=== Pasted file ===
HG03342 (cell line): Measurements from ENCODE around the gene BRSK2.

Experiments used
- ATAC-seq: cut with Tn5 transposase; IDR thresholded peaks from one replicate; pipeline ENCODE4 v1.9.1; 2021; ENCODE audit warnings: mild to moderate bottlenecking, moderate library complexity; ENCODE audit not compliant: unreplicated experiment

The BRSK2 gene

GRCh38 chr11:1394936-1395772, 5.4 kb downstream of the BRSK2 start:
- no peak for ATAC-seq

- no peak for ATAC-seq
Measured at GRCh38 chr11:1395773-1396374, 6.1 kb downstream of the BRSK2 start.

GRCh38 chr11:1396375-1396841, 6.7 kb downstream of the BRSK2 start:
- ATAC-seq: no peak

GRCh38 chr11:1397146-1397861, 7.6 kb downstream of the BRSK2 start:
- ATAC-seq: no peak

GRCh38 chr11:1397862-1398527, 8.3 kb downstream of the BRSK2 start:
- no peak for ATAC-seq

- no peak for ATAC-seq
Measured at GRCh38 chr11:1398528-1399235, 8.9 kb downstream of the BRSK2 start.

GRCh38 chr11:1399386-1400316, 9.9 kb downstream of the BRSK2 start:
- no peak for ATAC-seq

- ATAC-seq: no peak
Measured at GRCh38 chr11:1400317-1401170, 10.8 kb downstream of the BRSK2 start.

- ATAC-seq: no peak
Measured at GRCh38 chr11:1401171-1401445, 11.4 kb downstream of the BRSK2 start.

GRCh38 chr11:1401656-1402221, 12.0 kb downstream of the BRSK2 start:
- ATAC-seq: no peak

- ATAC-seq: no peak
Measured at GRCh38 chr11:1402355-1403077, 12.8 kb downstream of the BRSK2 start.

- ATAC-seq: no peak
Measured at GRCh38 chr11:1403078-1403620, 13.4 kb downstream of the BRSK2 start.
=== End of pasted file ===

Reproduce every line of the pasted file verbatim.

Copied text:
HG03342 (cell line): Measurements from ENCODE around the gene BRSK2.

Experiments used
- ATAC-seq: cut with Tn5 transposase; IDR thresholded peaks from one replicate; pipeline ENCODE4 v1.9.1; 2021; ENCODE audit warnings: mild to moderate bottlenecking, moderate library complexity; ENCODE audit not compliant: unreplicated experiment

The BRSK2 gene

GRCh38 chr11:1394936-1395772, 5.4 kb downstream of the BRSK2 start:
- no peak for ATAC-seq

- no peak for ATAC-seq
Measured at GRCh38 chr11:1395773-1396374, 6.1 kb downstream of the BRSK2 start.

GRCh38 chr11:1396375-1396841, 6.7 kb downstream of the BRSK2 start:
- ATAC-seq: no peak

GRCh38 chr11:1397146-1397861, 7.6 kb downstream of the BRSK2 start:
- ATAC-seq: no peak

GRCh38 chr11:1397862-1398527, 8.3 kb downstream of the BRSK2 start:
- no peak for ATAC-seq

- no peak for ATAC-seq
Measured at GRCh38 chr11:1398528-1399235, 8.9 kb downstream of the BRSK2 start.

GRCh38 chr11:1399386-1400316, 9.9 kb downstream of the BRSK2 start:
- no peak for ATAC-seq

- ATAC-seq: no peak
Measured at GRCh38 chr11:1400317-1401170, 10.8 kb downstream of the BRSK2 start.

- ATAC-seq: no peak
Measured at GRCh38 chr11:1401171-1401445, 11.4 kb downstream of the BRSK2 start.

GRCh38 chr11:1401656-1402221, 12.0 kb downstream of the BRSK2 start:
- ATAC-seq: no peak

- ATAC-seq: no peak
Measured at GRCh38 chr11:1402355-1403077, 12.8 kb downstream of the BRSK2 start.

- ATAC-seq: no peak
Measured at GRCh38 chr11:1403078-1403620, 13.4 kb downstream of the BRSK2 start.